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#15 User is offline   pescetom 

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Posted 2021-January-13, 10:42

Thanks for the further discussion.
First I guess I owe some comic relief in return, so here is the actual hand and full auction.



Ironically it turned out that 4 was the double dummy PAR score for the board, as 3NT is down on a spades lead. But of course most chose hearts and so we got a deserved bottom.

Partner intended 2 as a stopper ask, but I took it as a generic force without direction (and likely to be self-forcing but not unconditionally to game, knowing the player). I figured that 3 would ask for a half stop and 3 probably for a stop, so maybe he had spades stopped and was looking for something else (which I don't have). At least over 3 he could still move towards 3NT if that was his intention. But logically enough he raised diamonds.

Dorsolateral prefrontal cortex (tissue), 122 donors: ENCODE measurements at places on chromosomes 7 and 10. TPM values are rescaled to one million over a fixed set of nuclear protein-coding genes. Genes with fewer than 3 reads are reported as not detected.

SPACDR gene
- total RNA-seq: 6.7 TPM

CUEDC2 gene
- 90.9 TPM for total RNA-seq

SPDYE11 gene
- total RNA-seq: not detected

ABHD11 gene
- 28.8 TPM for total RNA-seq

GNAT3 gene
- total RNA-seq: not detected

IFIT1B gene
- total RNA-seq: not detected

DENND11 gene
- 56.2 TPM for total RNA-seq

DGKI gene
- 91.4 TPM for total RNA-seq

It was a late night game and neither of us were at our best. In the light of day I concede that 2NT looks clear. But I saw that there are also some system issues here, hence the post. I didn't expect the discussion about 2, but that is an additional benefit.

Common agreements here on negative double are in line with what Mikeh describes from the previous century - I was taught that way less than a decade ago. But I have to agree that the arguments in favour of promising clubs do not seem compelling. Unlike Cyberyeti we do not play either weak NT or inverted 2, so at first sight it would be quite painless to switch to the american approach in this respect. In reality we are already half way there, as we would not bury the hearts in Stephen's examples, and that raises a disclosure issue too. I'll discuss it with my regular partner and see.